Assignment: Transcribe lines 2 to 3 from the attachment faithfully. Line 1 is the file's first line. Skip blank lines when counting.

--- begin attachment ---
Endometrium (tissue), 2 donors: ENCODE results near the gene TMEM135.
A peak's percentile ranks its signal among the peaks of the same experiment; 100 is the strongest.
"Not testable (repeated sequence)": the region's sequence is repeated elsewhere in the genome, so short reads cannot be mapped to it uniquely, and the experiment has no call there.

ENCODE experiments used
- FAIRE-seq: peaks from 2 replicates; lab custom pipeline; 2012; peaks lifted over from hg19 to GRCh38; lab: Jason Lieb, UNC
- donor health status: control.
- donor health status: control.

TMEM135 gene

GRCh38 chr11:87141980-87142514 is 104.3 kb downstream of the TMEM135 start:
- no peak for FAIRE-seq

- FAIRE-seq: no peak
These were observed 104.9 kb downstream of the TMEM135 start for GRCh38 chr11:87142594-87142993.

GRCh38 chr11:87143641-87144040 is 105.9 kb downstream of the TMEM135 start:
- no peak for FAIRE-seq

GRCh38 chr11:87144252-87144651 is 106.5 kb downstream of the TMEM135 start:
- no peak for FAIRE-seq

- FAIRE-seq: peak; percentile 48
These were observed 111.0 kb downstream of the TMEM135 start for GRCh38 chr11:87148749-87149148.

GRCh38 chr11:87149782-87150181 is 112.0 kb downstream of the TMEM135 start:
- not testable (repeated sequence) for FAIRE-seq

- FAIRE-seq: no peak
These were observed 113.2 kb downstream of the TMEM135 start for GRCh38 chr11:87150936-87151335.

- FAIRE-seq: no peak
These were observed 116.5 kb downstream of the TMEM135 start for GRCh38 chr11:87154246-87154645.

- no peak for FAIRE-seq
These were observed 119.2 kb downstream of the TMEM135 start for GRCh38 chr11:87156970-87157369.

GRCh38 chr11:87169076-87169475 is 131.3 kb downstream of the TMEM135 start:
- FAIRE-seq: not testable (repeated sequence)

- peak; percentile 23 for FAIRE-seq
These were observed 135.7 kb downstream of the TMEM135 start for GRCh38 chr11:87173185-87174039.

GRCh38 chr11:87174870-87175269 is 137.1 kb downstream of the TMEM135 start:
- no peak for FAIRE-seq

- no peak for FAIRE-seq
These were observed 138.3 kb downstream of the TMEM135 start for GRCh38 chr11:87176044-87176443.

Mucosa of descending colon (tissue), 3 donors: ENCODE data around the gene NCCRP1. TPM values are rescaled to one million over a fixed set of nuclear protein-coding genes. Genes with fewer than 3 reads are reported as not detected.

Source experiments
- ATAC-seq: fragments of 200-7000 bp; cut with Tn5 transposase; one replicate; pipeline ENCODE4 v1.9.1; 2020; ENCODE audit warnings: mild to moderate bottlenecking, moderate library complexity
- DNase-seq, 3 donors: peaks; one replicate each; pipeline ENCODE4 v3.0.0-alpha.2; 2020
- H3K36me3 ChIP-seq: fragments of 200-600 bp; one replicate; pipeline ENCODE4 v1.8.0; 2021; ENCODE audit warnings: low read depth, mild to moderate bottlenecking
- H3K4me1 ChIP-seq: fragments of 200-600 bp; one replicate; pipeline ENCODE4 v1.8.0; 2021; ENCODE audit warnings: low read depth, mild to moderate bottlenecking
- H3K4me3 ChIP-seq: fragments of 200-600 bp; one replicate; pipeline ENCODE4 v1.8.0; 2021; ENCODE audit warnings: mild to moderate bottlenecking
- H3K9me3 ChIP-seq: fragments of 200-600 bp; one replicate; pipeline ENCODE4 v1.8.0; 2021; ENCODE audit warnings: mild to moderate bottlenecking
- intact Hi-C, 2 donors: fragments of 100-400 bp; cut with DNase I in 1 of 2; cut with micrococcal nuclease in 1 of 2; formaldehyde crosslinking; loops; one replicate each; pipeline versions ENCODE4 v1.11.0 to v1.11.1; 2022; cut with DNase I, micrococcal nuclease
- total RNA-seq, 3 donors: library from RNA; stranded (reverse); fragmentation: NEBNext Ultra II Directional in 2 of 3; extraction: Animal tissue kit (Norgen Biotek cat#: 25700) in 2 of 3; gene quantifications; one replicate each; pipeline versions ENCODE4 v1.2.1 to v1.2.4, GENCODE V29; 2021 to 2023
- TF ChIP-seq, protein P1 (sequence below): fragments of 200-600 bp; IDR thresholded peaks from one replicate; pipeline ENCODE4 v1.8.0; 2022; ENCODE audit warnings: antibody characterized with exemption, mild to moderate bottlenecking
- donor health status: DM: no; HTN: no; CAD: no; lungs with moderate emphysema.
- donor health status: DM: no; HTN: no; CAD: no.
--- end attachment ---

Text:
A peak's percentile ranks its signal among the peaks of the same experiment; 100 is the strongest.
"Not testable (repeated sequence)": the region's sequence is repeated elsewhere in the genome, so short reads cannot be mapped to it uniquely, and the experiment has no call there.